everything about this is horrible, from the site layout to the design. It looks like a larger duplicate of their suburban style banks. I was hoping for a design thats more corporate and urban and something a few stories taller with other office space (between 6 and 8 stories). The building shouldnt even have a drive though in it in my opinion. This is a horrible plan.

Anonymous said...

also the layout reminds me of the nearby Hardees which is such an eye sore because of its suburban style.

David Wharton said...

Yes, it is very like the Hardees!

Diane Grey Davis said...

I cried several years ago when the old houses at the corner of Washington and Eugene streets were razed to put up the ugly Wachovia drive thru.

I don't agree with the no setback rule in the CB zoning. I also think that there should be some parking. There is currently and looks like for a long time, no daytime retail in the CB. Most people who live in the area will not be able to shop for clothing, shoes, groceries, toys, medical care, etc within a reasonable walk. And most leave the CB to go to work.
Case in point: Greensboro Courts Parking lot is sparsely used during the day.

I think that the apartment building across the street where the old Arbor House was is much too close to the heavy traffic on Spring Street and it is not a very attractive building either.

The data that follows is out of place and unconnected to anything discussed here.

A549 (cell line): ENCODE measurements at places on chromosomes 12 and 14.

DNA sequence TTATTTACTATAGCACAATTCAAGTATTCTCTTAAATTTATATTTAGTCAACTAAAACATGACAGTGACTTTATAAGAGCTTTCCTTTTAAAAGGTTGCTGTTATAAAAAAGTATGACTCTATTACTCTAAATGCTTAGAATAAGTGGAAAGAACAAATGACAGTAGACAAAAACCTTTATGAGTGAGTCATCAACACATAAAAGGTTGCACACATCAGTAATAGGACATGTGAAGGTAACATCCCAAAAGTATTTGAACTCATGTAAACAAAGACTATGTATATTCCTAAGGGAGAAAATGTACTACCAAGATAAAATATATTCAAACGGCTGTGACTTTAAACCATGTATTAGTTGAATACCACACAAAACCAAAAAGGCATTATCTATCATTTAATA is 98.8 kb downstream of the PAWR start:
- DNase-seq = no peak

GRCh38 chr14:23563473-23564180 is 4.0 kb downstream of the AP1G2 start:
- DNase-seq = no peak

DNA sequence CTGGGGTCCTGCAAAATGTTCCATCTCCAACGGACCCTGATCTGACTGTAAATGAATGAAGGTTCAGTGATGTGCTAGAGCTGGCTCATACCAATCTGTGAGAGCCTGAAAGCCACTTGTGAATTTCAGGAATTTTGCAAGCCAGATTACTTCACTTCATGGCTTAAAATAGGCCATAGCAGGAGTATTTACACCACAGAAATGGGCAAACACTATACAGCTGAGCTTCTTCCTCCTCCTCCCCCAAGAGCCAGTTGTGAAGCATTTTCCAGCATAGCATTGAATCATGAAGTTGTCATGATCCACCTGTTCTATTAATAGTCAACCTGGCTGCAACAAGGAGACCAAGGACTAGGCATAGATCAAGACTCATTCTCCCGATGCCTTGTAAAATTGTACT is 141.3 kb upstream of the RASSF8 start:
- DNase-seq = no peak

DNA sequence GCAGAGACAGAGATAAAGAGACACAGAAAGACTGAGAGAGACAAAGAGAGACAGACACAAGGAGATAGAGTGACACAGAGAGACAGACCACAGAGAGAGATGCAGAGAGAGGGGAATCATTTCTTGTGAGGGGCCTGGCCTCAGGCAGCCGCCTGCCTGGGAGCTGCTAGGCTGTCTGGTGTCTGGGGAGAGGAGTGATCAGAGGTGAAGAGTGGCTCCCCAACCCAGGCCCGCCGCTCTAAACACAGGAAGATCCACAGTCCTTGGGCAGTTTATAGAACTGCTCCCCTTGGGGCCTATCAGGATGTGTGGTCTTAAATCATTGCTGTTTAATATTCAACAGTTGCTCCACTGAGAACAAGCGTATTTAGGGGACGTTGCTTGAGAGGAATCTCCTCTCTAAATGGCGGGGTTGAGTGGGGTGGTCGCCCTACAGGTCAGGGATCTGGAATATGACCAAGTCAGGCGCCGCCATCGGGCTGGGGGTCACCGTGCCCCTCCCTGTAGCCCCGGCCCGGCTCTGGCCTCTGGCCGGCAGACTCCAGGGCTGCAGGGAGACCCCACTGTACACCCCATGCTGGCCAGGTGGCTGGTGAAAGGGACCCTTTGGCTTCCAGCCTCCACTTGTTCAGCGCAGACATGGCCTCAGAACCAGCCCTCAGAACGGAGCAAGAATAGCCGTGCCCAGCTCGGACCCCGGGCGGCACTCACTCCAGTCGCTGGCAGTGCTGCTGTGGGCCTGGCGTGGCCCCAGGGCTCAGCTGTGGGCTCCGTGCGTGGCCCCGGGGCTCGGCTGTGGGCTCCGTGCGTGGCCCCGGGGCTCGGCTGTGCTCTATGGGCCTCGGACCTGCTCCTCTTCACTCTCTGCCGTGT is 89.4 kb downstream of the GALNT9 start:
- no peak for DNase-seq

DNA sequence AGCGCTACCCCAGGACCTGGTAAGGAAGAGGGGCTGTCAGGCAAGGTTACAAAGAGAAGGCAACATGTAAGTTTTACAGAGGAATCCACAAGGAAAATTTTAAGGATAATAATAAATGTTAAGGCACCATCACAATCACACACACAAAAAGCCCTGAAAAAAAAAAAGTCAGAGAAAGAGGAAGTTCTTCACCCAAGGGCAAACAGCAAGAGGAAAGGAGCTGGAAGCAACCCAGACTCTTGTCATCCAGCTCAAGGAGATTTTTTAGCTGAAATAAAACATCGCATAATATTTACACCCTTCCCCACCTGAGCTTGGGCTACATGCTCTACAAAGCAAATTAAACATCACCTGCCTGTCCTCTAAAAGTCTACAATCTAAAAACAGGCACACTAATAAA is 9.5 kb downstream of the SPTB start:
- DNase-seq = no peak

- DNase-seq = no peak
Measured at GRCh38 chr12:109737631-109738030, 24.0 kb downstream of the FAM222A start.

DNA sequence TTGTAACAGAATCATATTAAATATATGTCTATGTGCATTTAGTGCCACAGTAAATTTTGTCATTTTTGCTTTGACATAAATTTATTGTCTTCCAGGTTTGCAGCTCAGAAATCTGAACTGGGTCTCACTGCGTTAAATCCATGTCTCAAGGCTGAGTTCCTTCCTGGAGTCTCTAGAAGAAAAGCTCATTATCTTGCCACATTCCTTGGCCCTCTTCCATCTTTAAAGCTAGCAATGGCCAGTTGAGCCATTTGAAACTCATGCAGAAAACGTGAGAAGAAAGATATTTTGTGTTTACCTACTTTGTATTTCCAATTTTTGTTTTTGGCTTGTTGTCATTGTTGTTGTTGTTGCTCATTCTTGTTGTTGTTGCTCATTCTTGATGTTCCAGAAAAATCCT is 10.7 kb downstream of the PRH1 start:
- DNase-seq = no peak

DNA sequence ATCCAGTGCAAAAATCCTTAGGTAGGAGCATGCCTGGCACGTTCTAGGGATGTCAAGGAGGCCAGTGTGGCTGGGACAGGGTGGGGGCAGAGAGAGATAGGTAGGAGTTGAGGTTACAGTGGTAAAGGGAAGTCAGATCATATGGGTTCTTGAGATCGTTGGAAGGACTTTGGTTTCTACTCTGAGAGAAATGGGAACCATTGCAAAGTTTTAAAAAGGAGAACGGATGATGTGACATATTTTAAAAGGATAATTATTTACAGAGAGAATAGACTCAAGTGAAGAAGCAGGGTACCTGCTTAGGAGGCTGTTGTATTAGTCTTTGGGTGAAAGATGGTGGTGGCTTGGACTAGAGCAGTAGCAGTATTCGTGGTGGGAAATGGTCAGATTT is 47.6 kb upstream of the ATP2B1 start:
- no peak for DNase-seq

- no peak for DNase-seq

Anonymous said...

David, your post isn't intemperate at all, you're merely pointing to the obvious flaws in the site design. Frankly, I'm surprised by it. And I hope they change it. Good post.

David Wharton said...

Diane, you make good points.

I should clarify that there's no rule or ordinance about setbacks in the CBD, it's just a guideline.

Nor was I suggesting that there should be NO parking -- of course they'll need parking.

I think it's very possible to build to the sidewalk at a corner, provide plenty of parking and a drive-through, accomodate pedestrians and add something interesting to the built environment. But they didn't try to do any of that.

Agree with you on the aesthetics of the Arbor House, though I have no problem with the setbacks. The problem I see is that there's only one small pedestrian entrance on the street level.

Anonymous said...

Really, what purpose does the fence serve, other than to collect litter? I understand wanting an element of security for employees entering their cars at night, but isn't there a more attractive alternative?

The building sitting like an island in a pool of asphalt is ridiculous for a downtown setting. Practical? Yes; but it goes against nearly every principle of urban design.

This intersection will have seen new development on 3 of it's 4 corners in the past few years, and each one has been off the mark in at least some regard. Arbor House is easily the best, but is still relatively limited in it's "people friendliness" at street level. The Y greets passer bys with a concrete block facade that would be better suited facing an alley than the intersection of a main street.

Each new development in downtown GSO is the rare chance to do something special. We need to start learning from our mistakes, and stop wasting opportunities.